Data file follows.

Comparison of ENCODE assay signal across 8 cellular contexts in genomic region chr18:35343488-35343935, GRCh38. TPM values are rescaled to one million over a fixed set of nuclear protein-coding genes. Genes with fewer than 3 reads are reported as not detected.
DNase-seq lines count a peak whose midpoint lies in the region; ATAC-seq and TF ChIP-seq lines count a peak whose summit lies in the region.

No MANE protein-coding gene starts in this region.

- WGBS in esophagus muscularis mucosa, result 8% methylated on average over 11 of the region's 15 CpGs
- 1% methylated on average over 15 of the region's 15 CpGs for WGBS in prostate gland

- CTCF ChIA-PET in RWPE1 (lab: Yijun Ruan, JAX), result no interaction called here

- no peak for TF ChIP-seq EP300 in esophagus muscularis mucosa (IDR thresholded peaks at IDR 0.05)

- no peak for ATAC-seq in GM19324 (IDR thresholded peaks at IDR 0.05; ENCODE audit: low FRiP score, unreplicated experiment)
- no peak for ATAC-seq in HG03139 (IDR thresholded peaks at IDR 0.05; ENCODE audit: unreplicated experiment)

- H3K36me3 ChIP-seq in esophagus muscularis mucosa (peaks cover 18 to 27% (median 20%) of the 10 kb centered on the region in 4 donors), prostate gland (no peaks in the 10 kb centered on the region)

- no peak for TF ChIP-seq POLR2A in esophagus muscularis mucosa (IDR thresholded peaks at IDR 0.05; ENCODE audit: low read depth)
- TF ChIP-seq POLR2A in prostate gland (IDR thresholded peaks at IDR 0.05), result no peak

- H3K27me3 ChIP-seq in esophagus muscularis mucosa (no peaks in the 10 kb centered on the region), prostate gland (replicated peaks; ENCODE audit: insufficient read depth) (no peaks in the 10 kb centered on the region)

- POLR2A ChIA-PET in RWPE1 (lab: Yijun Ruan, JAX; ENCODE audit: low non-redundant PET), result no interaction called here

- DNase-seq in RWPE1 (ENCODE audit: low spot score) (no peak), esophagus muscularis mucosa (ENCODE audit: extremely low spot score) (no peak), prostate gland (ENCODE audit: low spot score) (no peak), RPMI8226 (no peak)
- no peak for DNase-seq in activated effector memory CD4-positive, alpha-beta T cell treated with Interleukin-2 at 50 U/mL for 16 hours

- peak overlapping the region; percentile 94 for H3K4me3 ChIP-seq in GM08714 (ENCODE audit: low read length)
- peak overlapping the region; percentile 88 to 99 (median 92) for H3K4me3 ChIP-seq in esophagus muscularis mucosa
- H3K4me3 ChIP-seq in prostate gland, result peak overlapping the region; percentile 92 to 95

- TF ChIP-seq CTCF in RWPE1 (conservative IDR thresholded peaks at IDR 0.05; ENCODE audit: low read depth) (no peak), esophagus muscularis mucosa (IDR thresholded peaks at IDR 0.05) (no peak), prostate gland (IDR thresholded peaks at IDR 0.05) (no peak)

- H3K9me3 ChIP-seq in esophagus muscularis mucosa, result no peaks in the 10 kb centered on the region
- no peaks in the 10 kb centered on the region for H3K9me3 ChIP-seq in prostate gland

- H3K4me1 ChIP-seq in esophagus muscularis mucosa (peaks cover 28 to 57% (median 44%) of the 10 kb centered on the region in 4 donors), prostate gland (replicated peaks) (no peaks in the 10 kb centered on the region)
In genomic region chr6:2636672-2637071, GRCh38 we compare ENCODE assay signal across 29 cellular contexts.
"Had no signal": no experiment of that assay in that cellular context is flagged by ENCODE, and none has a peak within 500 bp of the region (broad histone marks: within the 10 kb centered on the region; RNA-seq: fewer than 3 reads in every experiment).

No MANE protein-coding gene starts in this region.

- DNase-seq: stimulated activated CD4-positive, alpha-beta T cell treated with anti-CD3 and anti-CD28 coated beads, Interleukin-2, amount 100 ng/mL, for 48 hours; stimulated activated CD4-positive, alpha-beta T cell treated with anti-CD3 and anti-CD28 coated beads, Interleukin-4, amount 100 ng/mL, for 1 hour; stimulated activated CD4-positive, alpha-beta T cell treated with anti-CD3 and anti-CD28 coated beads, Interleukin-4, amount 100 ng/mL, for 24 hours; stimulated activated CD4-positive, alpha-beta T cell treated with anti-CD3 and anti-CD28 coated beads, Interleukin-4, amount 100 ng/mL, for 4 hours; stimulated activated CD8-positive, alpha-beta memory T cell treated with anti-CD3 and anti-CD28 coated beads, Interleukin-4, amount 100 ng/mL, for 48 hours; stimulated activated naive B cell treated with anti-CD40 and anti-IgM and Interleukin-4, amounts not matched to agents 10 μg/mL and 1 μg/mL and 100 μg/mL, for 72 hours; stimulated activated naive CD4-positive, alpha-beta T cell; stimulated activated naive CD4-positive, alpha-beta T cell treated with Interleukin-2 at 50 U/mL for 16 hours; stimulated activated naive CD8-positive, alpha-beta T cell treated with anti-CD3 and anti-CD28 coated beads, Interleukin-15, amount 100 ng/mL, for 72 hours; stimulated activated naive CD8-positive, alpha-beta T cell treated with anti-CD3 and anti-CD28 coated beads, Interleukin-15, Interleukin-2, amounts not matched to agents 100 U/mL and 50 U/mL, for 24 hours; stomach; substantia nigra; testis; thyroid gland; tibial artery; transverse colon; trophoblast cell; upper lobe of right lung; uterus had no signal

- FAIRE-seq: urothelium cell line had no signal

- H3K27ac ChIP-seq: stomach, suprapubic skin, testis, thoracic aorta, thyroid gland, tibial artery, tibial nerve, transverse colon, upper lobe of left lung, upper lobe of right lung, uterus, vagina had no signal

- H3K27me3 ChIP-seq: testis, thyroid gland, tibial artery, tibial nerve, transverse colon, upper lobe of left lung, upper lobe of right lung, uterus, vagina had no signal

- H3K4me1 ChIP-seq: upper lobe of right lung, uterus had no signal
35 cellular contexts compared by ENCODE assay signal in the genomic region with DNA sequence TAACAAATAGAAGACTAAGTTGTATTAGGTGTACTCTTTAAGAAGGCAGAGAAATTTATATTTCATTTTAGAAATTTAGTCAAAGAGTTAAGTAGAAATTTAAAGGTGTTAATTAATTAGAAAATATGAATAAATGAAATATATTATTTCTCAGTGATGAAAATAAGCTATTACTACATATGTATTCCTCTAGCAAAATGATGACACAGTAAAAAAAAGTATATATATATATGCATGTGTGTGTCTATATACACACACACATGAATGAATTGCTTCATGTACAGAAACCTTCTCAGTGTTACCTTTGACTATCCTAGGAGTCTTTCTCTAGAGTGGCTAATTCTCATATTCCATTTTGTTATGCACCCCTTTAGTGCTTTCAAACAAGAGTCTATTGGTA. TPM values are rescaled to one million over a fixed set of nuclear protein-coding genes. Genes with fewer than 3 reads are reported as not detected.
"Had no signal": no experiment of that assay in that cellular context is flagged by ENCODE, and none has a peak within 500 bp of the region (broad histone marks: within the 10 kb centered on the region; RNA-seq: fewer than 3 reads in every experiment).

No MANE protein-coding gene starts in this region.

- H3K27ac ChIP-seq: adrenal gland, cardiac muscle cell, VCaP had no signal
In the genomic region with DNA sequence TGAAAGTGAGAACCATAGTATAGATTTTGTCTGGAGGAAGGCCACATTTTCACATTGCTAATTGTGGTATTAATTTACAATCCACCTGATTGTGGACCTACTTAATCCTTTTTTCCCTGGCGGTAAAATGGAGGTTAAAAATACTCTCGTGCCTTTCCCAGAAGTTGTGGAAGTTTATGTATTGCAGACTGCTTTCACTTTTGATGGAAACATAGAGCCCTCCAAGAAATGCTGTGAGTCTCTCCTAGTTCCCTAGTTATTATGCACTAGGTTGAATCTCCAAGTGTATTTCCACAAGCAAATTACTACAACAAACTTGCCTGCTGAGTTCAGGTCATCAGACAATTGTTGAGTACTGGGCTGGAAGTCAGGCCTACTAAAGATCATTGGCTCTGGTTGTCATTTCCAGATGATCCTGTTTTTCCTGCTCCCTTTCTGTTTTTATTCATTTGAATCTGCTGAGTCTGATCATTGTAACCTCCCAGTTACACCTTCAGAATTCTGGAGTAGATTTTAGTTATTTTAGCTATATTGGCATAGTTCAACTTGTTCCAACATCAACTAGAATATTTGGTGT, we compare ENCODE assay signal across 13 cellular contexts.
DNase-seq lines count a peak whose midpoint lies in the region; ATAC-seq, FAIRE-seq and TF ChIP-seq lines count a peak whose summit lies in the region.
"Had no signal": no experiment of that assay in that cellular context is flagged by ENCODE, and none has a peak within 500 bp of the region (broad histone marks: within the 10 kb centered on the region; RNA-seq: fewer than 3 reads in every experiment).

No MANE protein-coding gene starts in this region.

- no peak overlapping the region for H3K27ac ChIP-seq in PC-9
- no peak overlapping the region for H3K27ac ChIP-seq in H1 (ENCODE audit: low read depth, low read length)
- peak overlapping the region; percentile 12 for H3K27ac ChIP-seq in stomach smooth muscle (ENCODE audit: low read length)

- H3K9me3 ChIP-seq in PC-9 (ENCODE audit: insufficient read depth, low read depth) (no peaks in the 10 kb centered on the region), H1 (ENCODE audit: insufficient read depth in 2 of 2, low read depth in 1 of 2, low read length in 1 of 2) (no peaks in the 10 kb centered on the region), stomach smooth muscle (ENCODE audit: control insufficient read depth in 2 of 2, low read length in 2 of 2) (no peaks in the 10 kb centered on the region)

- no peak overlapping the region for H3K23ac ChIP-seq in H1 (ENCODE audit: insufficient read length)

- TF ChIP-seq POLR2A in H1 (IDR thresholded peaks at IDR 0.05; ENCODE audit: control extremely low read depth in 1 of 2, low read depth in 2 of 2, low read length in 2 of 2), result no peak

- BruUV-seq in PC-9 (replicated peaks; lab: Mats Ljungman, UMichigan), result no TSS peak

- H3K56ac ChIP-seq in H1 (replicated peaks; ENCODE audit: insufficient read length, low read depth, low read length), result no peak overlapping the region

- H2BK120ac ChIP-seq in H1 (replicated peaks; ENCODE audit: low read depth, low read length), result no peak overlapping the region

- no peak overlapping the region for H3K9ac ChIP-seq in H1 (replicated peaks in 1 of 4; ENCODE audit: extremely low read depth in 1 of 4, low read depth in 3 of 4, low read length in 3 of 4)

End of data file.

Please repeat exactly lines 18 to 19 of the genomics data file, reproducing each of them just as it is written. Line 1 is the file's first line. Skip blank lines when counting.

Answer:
- peak overlapping the region; percentile 88 to 99 (median 92) for H3K4me3 ChIP-seq in esophagus muscularis mucosa
- H3K4me3 ChIP-seq in prostate gland, result peak overlapping the region; percentile 92 to 95